The ancestor of legislative system of England was the Curia Regis (the council of tenants-in-chief) it was created by William The Conqueror, who brought to England the feudal system from his native Normandy after the Norman conquest in 1066, and was granting land to his most important military supporters, further the supporters were granting that land to their own supporters thereby creating feudal hierarchy of England. Eventually this council has developed into the Parliament of England, and now includes the head of the state (monarch), chamber of lords (historically – chamber of the nobility and the higher clergy) and the House of Commons (historically – chamber of commoners).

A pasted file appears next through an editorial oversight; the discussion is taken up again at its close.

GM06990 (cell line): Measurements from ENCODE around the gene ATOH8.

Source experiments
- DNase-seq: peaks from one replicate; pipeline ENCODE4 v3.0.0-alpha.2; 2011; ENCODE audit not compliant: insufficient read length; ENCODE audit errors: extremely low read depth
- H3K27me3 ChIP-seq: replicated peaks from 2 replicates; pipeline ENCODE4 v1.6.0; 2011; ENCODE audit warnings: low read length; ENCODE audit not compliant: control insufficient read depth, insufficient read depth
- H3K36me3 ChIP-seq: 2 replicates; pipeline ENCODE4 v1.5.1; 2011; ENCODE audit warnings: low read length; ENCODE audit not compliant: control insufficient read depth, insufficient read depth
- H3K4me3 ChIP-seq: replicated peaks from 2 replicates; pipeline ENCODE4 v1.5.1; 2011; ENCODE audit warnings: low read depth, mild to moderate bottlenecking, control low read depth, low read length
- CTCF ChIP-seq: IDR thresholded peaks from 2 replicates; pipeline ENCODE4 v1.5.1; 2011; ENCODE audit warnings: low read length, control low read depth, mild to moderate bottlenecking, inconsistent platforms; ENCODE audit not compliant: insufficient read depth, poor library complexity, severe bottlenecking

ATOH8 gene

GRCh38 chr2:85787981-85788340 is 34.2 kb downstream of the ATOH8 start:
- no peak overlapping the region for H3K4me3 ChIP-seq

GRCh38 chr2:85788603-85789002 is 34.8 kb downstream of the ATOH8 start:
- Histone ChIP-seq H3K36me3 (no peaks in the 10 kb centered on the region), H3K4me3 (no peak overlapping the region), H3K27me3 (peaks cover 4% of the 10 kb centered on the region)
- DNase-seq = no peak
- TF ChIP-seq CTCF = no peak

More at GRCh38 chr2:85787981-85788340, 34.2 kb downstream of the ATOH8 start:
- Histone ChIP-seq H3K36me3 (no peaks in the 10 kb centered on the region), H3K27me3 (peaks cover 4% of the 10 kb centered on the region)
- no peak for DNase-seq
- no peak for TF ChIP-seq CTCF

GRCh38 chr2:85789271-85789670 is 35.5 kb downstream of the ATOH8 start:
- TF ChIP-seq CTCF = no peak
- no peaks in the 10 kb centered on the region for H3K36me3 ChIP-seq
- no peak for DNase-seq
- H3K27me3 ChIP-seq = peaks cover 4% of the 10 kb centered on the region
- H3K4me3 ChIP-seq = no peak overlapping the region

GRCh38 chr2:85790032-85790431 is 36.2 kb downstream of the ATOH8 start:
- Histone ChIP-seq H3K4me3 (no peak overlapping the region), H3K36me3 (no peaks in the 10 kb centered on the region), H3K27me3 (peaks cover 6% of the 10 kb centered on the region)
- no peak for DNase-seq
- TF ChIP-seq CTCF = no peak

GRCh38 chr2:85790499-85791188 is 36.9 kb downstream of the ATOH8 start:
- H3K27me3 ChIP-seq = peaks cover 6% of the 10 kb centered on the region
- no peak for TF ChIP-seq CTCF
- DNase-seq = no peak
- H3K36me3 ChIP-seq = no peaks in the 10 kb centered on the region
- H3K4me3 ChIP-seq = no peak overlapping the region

The Monarch and Government

Formation of strong English government begun in the beginning of 12th century when English people were victims of intestine wars and feudal anarchy. This severe historical experience had definitively convinced English people that nothing but the strong central power and the wide state organisation can serve for them against those harms.

Reducer of the reeled English state order was Henry II Plantagenet (years of board 1154-1189). During Henry’s reformatory activities people against feudal lords joined him and it can be said that absolute monarchy formation in England begun with him.

The restrictions of the monarchs’ power began being introduced in the beginning of the 13th century, when the English nobility forced King John to recognize the certain document named, Magna Carta. The constitutional monarchy in that way we see it today, has developed and has become stronger in 18th and 19th centuries when function to administer the affairs of the state has passed to the Cabinet which were appointed from elective parliament.